What do you need to start drawing?
Basic beginner drawing supplies for drawing and sketching you should get. Listed materials are essential to start drawing; those are the most common drawing supplies among artists.
- Drawing pencil 4H, 2H, HB, 2B, and 4B.
- Bristol Paper vellum or you can go with smooth also. Must be above 90 lb (for more understanding, continue reading)
- Erasers. Kneaded eraser, vinyl eraser, gum eraser.
- Blending tools. Blending stumps
- Sharpeners. Handheld or electric will do.
- A place to draw, flat surface.
- Sketchbook. One small and one bigger
- Good lighting conditions
The foundation of art is a drawing; everything starts from simple lines. Drawing is not just a one graphite pencil and a paper; it is much more. The biggest challenge for beginners is to choose the right medium to create with and learn to use.
As you grew and develop your skills, you will choose better materials. And the materials that you will use will become more critical and will define your level. You will find your favourite brand and become confident.
Give your time into it and learn all the fundamentals. Like shading, proportions, and different drawing techniques, you will have a fantastic medium for creating artwork.
What does numbers and letters on a pencil means
Numbers and letters separate tonal range, and you are probably familiar with HB pencils.
Artist pencil sets have more values, like H, B, F, HB, H means hardness, and they will have a solid lead. B is for blackness, and they are very soft, which is why they last less. F is for a fine point. HB meaning is hard black, most common among students.
On every pencil, you will see numbers that indicate the degree of pencil hardness. What do those numbers mean?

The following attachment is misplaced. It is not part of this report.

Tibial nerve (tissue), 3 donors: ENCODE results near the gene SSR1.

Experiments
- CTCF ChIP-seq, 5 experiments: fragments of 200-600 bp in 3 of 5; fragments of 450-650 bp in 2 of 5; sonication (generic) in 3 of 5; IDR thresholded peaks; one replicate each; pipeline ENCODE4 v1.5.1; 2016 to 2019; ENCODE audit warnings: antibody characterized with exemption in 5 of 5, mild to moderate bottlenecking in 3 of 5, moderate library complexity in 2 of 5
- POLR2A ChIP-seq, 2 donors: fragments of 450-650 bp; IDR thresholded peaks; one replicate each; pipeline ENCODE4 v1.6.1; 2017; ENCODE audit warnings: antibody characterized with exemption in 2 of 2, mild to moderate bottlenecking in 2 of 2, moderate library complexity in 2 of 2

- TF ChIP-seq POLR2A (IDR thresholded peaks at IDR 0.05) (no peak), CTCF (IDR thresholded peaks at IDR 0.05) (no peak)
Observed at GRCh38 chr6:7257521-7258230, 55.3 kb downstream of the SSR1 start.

Because there are more values of B pencils, they need to have numbers. For example, 7B is softer and darker than 2B. Soft pencils create contrast on your drawings, and hard pencils are for lighter works on a drawing.
In general, there is no need for all pencils; five of them will be your favourite with time. But if you never had a complete set of graphite pencils, then it is recommended to try them all.
You will find your progression of values that works the best for you, and probably you will have had to test with a few brands.
Recommended values are 4H, 2H, HB, 2B, and 4B. This combination of graphite pencils gives the best tonal range, and frankly, that is all you need.
Paper for Drawing with Graphite Pencils
When it comes to a paper, it is a very delicate topic because quality can make a big difference in your drawing. Don’t draw on print paper; it is a no-no! Choosing drawing paper is like choosing your style and technique because papers dictate how you will approach drawing.
You will use different techniques on your drawing, and some paper can’t take those techniques. And then the question will come, “What is wrong?” but all you have done wrong is choosing paper that is not for graphite pencils.
And it is tough to say to beginners which one to choose, because if you ten artists who to choose you will end up with eight different options.
The best way is to test as many you can, and you can do that by not breaking the bank.
Which paper is then for graphite pencil drawing?
There is no right paper for drawing with graphite pencils or any other medium you pick; there are only guidelines. You will need to explore, get different types and brands, and decide what works best.
Guidelines to Choose Your Paper for Drawing with Graphite Pencils
What you must look at when picking drawing paper?
- The weight of the paper must be over 90lb, don’t go belove. The heavier the paper, the paper will be thicker.
- Tooth of the paper. Every paper has a texture; paper with less tooth is smooth. Paper with more tooth is rough; that way is grabbing more graphite.
- Archival level. If you wish to store your drawings for a long time, you should buy acid-free or pH-neutral paper. This type of paper doesn’t become brittle or fall apart over the years.
For drawing, the best choice is to get Bristol paper. It comes in two types vellum and smooth.